Green roofs have seen a surge in popularity recently as sustainable building designs become more mainstream. Soil and plantings on a building’s rooftop can help manage water runoff, improve air quality, and reduce energy use by moderating indoor temperatures. They can also prolong the life of a building’s roof by protecting it from the wear and tear of wind, water, and UV rays. But a truly efficient green roof requires a dedicated design to ensure proper drainage and healthy vegetation without compromising the underlying roof structure, as well as a growing medium that is more stable and lightweight than normal soil.
Green roofs can be modular systems (typically arrays of trays containing all the vegetation and necessary drainage structures), or they may be permanent designs grown directly on the rooftop. Designs can be either “extensive” (thin and lightweight layers of plantings focusing on function over aesthetics) or “intensive” (more substantial landscapings or roof gardens, usually involving thicker layers of growing medium up to 12” deep).
Here is a look at some features and advantages of three popular types of systems currently on the market.
Xero Flor Green Roof System
A green roof isn’t quite as simple as merely rolling out some sod, but the Xero Flor system comes close. An impermeable base layer is installed first to protect the rooftop, then a layer of nylon filaments is added on top of the base layer to allow drainage and water flow. A fleece fabric layer comes next to retain water for the plantings, and finally a layer of Xero Terr growing medium for the pre-vegetated sedum and moss mats that are rolled out on top.
Minimal thickness designs mean only certain hardy plantings can thrive, and any continuous system like this can make it difficult to access the roof below if repairs are needed. But a functional system like Xero Flor provides all the benefits of a green roof without adding unnecessary weight to the roof structure, even when it’s fully saturated.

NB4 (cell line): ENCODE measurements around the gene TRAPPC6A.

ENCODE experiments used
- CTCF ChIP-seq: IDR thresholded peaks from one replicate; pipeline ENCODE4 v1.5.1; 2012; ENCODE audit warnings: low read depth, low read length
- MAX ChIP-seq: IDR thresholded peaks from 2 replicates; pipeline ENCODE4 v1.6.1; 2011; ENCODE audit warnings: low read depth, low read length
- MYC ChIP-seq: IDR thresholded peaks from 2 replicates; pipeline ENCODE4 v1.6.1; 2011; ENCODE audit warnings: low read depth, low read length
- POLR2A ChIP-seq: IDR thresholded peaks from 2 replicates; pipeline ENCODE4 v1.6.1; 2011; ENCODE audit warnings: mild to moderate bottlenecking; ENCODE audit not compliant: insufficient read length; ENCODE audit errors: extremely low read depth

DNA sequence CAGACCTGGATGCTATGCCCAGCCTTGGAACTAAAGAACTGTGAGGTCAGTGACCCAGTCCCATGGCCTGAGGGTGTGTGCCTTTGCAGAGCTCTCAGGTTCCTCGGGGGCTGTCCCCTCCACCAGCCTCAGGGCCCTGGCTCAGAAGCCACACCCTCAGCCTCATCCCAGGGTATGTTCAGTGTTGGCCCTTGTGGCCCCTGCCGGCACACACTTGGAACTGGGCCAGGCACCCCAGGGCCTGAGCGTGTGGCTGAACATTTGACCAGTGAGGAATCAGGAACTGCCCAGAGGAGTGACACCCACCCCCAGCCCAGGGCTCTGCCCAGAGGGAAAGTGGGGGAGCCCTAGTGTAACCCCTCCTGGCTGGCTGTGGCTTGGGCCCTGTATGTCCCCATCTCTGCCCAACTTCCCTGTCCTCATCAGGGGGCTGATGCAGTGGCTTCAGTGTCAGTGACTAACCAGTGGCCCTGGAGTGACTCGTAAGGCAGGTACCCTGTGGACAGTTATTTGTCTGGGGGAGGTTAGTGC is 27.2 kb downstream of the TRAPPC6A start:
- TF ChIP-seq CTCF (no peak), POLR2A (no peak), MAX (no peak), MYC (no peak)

More details are available at the Xero Flor website.
GreenGrid Green Roof System
A modular design like the Weston GreenGrid system offers added flexibility and convenience to a green roof. Pre-planted trays are available in thicknesses ranging from 2.5” to 8”, depending on foliage choice and weight limitations. As long as the building’s structure can support the added weight, the modules can be placed directly on a roof’s existing membrane.
The trays are constructed of UV-resistant recycled plastic, and they can be easily moved or rearranged to accommodate roof repairs or design changes. However, modular designs may not be considered as aesthetically attractive as permanent plantings, and the individual trays of some systems may not be able to handle drainage quite as effectively as continuous systems.
You can find the GreenGrid Roofs website here.
LiveRoof Green Roof System
LiveRoof LLC has developed a hybrid system that offers the convenience and flexibility of a modular system with the complete coverage of a whole-roof design. Pre-vegetated modules are transported to the job site with removable edging; once the modules are fitted together, the edging is removed to create a continuous layer of soil. Although this system isn’t quite as flexible as self-contained trays once it’s installed, sections can still be removed for roof access if necessary. The continuous layer of plantings allows for drainage and root growth, and also provides gap-free insulation for the roof.
Learn more at the LiveRoof website.
Do you have firsthand experience with these (or any other) green roof systems? Leave a comment below and let us know!